Food Poisoning: Not Exactly a “Sick” Party
As it turns out, the secret ingredient to good salmon is not Salmonella. Who would have thought? Bacteria are everywhere: They are on every surface you touch, on you, inside of you, in the air, and in places you would expect to be sterile, like outer space, in nuclear waste, and even deep in the core of the earth where no other life resides. In fact, a bacteria called Desulforudis audaxviator was recently discovered almost 2 miles below the surface of the earth, which feeds on inorganic matter.
There is somewhere on the order of magnitude of tens of trillions of bacteria living on you, yet most of them do not cause you harm; however, certain species of bacteria cause a wide variety of foodborne illnesses. This blog post will discuss a couple of species of bacteria that can make you seriously ill and discuss how to ensure your next meal is only figuratively “to die for”.
Pathogenic E. coli
You might be familiar with outbreaks of E. coli in lettuce or even raw flour, which is a compelling reason to not eat raw cookie dough. Did you know that you are covered in E. coli and that E. Coli in your gut is responsible for making vitamin K? Not all E. coli are created equal and most are harmless to humans; however, E. coli can acquire DNA from other bacteria. Some types of E. coli produce toxins called Shiga toxins that damage the intestines and cause bloody diarrhea. Other types of E. coli can infect the urinary tract and kidneys to to cause a life-threatening condition called Hemolytic Uremic Syndrome (HUS). In fact, 90% of urinary tract infections (UTIs) are caused by E. coli. In summary: Most E. coli are harmless, but some foodborne strains can make you severely ill.
To protect yourself from developing severe illness caused by pathogenic E. coli, the CDC recommends thoroughly washing fruits and vegetables before consumption and avoiding unpasteurized fruit juices and milk. To thoroughly wash produce, scrub the produce under running water, even if you do not intend to eat the peel, since bacteria can be transferred by the knife when cutting to the surface of your produce.
Pasteurization is a process in which food is heated to a specific temperature over a given length of time to kill certain pathogenic bacteria, thus, unpasteurized food presents a greater risk of infection. Additionally, the CDC recommends preventing cross-contamination, the transfer of bacteria from one surface to another. To avoid cross-contamination, separate cooking utensils and surfaces that come into contact with raw animal products and surfaces for produce. Also, thoroughly wash your hands and disinfect cooking surfaces after handling raw produce. The FDA recommends thoroughly cooking meats and using a thermometer to verify the temperature, with steaks cooked to a recommended temperature of 145°F, ground meat to 160°F, and chicken to 165°F.
Did you know that when you inject botox into your face, you are injecting one of the deadliest toxins known to humanity? Botox itself contains too little of the toxin to cause harm, but food poisoning incidents with the toxin can be fatal. Botulinum toxin is a potent toxin that works by paralyzing nerves and only requires an amount 2000 times smaller than a grain of rice to kill an average-sized human. Botulinum toxin is produced by a bacteria called Clostridium botulinum, and infections with the bacteria cause botulism. Unlike E. coli, C. botulinum grows in places without oxygen, namely in improperly canned foods; however, the bacteria can produce spores that are extremely resistant to destruction which are found often in honey. To prevent botulism, never feed children under 12 months honey, as their immune system is not resilient enough to protect them from infection. Additionally, when home-canning low acid foods, follow CDC recommended guidelines in pressure cooking to kill bacterial spores.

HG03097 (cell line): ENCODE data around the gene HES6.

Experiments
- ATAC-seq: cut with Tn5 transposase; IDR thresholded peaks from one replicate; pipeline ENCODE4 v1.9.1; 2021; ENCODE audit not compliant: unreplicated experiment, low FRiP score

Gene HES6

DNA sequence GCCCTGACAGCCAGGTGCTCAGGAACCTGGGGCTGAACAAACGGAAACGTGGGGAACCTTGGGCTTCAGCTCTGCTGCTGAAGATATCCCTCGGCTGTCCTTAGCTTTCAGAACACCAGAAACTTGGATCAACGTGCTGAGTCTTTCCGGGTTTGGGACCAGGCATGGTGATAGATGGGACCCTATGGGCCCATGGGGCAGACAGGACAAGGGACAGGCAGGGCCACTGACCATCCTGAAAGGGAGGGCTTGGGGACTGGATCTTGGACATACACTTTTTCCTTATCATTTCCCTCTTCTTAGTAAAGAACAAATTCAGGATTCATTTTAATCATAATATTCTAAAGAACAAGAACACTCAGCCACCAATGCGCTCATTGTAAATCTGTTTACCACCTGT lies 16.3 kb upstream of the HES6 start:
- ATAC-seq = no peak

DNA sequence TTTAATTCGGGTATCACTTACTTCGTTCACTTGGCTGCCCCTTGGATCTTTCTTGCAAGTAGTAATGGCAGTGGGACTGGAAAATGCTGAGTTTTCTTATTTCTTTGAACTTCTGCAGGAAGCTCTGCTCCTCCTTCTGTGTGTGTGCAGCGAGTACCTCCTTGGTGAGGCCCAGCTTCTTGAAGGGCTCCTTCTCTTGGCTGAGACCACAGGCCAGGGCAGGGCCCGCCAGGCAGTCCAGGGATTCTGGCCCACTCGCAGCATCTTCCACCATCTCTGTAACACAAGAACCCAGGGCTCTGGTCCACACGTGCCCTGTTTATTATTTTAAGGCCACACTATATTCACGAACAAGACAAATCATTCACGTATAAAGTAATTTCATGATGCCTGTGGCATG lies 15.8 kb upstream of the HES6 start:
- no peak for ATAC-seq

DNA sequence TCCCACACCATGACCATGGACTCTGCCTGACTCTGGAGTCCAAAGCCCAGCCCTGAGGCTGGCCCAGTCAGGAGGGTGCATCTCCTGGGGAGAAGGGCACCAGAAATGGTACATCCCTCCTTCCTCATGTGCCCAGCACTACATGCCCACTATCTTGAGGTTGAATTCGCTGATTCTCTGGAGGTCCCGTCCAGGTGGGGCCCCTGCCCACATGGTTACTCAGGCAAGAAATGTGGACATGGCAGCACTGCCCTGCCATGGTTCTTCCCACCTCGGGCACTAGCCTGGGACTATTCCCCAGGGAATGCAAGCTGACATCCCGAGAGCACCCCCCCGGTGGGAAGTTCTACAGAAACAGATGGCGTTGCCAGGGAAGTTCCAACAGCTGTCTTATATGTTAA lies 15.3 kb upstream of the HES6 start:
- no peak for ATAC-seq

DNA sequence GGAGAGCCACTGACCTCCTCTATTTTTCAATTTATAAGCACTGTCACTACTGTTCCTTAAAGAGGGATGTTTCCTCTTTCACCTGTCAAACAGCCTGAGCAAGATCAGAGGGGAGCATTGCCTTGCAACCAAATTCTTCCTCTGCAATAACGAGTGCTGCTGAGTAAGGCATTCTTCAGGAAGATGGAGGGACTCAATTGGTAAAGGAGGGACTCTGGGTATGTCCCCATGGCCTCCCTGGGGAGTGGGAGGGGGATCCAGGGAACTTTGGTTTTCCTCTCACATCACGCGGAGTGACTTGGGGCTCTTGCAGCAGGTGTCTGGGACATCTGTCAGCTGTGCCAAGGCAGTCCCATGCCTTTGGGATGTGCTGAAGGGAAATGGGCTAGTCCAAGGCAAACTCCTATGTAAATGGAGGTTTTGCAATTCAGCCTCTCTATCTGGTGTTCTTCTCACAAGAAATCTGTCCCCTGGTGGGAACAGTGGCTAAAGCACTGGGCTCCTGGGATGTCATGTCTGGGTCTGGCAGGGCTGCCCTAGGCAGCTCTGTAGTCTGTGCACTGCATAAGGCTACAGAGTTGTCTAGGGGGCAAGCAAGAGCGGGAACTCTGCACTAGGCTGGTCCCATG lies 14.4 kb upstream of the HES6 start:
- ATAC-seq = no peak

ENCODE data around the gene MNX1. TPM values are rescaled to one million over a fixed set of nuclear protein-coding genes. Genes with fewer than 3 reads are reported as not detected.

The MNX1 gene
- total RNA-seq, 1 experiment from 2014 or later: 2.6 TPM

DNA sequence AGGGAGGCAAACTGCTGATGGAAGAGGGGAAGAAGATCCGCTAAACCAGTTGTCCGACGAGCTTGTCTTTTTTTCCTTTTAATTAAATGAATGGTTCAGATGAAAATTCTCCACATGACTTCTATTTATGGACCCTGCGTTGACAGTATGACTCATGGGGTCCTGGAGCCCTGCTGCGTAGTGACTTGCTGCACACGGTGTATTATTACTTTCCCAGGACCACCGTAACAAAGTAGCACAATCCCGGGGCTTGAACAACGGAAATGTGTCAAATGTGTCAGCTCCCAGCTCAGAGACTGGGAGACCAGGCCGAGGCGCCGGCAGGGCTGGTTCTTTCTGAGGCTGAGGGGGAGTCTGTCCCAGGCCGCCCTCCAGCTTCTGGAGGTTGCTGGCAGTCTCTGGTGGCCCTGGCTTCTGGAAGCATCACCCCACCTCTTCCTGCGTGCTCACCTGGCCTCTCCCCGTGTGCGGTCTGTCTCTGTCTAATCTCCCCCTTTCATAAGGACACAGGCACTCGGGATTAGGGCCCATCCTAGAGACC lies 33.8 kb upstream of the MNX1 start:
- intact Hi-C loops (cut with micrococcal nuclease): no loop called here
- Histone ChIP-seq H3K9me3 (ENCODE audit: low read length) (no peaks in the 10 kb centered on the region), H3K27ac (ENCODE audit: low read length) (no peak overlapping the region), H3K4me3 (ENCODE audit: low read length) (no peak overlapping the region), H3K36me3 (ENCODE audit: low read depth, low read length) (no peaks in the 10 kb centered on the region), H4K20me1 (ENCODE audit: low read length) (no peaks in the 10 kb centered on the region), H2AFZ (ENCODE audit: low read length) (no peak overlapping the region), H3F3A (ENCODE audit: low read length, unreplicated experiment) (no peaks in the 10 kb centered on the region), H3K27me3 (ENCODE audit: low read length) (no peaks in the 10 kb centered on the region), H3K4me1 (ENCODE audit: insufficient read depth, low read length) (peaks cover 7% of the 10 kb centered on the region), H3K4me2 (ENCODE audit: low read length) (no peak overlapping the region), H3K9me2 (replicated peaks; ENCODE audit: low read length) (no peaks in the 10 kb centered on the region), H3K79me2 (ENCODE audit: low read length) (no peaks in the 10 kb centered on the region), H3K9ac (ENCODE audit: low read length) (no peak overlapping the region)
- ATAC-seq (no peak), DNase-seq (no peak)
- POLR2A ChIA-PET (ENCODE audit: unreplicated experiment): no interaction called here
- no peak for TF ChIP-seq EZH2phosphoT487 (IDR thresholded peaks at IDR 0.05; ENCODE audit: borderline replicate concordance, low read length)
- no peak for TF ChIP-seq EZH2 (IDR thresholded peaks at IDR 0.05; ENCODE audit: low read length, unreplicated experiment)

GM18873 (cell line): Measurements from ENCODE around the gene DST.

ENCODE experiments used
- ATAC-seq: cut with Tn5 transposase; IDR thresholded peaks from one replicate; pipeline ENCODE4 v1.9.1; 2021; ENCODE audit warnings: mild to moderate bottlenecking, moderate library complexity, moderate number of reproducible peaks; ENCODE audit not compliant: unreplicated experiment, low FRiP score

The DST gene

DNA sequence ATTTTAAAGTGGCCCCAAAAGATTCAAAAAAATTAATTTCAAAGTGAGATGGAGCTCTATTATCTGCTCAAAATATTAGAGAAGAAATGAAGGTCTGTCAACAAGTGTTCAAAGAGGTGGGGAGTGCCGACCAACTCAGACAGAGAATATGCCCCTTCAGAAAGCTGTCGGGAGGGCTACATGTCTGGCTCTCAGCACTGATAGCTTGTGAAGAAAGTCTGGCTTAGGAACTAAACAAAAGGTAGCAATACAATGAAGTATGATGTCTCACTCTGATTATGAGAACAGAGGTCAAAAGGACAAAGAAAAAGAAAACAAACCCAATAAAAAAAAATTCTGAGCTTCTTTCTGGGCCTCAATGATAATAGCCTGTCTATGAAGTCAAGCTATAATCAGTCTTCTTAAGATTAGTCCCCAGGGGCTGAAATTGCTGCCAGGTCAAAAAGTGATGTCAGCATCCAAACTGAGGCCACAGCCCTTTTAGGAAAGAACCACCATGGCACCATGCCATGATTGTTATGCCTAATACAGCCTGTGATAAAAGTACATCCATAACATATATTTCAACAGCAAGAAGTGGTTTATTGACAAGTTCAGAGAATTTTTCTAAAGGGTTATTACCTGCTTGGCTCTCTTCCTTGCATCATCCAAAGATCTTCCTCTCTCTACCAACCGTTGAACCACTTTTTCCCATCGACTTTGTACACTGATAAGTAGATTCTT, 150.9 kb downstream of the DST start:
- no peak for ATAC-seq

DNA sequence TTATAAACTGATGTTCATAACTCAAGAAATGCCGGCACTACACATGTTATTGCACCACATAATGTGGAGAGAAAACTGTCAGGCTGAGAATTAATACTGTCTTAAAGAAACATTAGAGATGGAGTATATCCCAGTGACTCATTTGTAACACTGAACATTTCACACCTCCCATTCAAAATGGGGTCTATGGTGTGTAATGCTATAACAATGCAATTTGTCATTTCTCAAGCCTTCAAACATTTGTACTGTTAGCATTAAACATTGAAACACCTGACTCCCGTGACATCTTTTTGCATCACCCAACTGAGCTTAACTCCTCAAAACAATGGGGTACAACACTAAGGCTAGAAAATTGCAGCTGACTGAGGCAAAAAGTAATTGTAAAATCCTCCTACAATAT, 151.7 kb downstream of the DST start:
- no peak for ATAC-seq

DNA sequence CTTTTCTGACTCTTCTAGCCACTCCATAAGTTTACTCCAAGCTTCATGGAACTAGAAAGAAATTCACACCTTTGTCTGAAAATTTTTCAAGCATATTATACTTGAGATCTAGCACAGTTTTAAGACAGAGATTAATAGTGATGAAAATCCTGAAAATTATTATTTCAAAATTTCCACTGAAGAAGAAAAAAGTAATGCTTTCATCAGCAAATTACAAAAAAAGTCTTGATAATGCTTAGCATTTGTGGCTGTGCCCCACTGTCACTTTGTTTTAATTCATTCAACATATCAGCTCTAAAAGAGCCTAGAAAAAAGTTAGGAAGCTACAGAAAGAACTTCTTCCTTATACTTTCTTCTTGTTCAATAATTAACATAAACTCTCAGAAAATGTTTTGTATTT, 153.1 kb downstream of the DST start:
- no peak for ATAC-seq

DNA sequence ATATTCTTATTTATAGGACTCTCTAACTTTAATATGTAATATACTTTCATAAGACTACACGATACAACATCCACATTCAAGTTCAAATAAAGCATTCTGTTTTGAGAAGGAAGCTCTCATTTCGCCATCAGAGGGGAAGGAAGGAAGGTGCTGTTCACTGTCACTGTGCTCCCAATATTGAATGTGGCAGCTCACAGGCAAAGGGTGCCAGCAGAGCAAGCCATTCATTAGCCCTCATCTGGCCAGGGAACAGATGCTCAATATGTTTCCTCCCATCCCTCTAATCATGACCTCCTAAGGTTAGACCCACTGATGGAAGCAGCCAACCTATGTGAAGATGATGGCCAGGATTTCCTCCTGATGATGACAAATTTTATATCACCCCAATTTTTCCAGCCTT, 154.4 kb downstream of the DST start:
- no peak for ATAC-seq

Listeria hysteria? Not exactly. Listeria monocytogenes are fatal about 20% of the time and are the third leading cause of death due to foodborne illness in the United States. Listeria monocytogenes can cause fatal brain infections, and the bacteria grows between 34°F and 113°F (a refrigerator is usually set around 40°F). Foods are shelf-stable if they are safe to be stored at room temperature. Dehydrated foods like jerky and crackers, canned foods, or foods stored in sterilized packaging are shelf-stable. To avoid Listeria infections, never allow non-shelf stable foods to sit at room temperature for more than two hours, clean your refrigerator regularly, and refrigerate and use ready to eat foods like lunch meats and smoked fish, melons like cantaloupes, and soft cheeses as soon as possible since Listeria grows on them. It is also recommended to avoid eating foods containing raw sprouts.
This article is nowhere near comprehensive – there are plenty of other bacterial foodborne pathogens that were not covered here such as Campylobacter jejuni, Salmonella enterica, and several toxin-producing variants of Staphylococcus aureus (a bacteria that you most likely have in your nose). But we hope that that this article has scratched the surface of the subject, made you aware of food preparations that increase your risk of illness, and served as a launching point for you to learn more about the subject.
This blog was written by Omar, a volunteer with Immunize Nevada.
More details about foodborne pathogens:
Safe food handling techniques: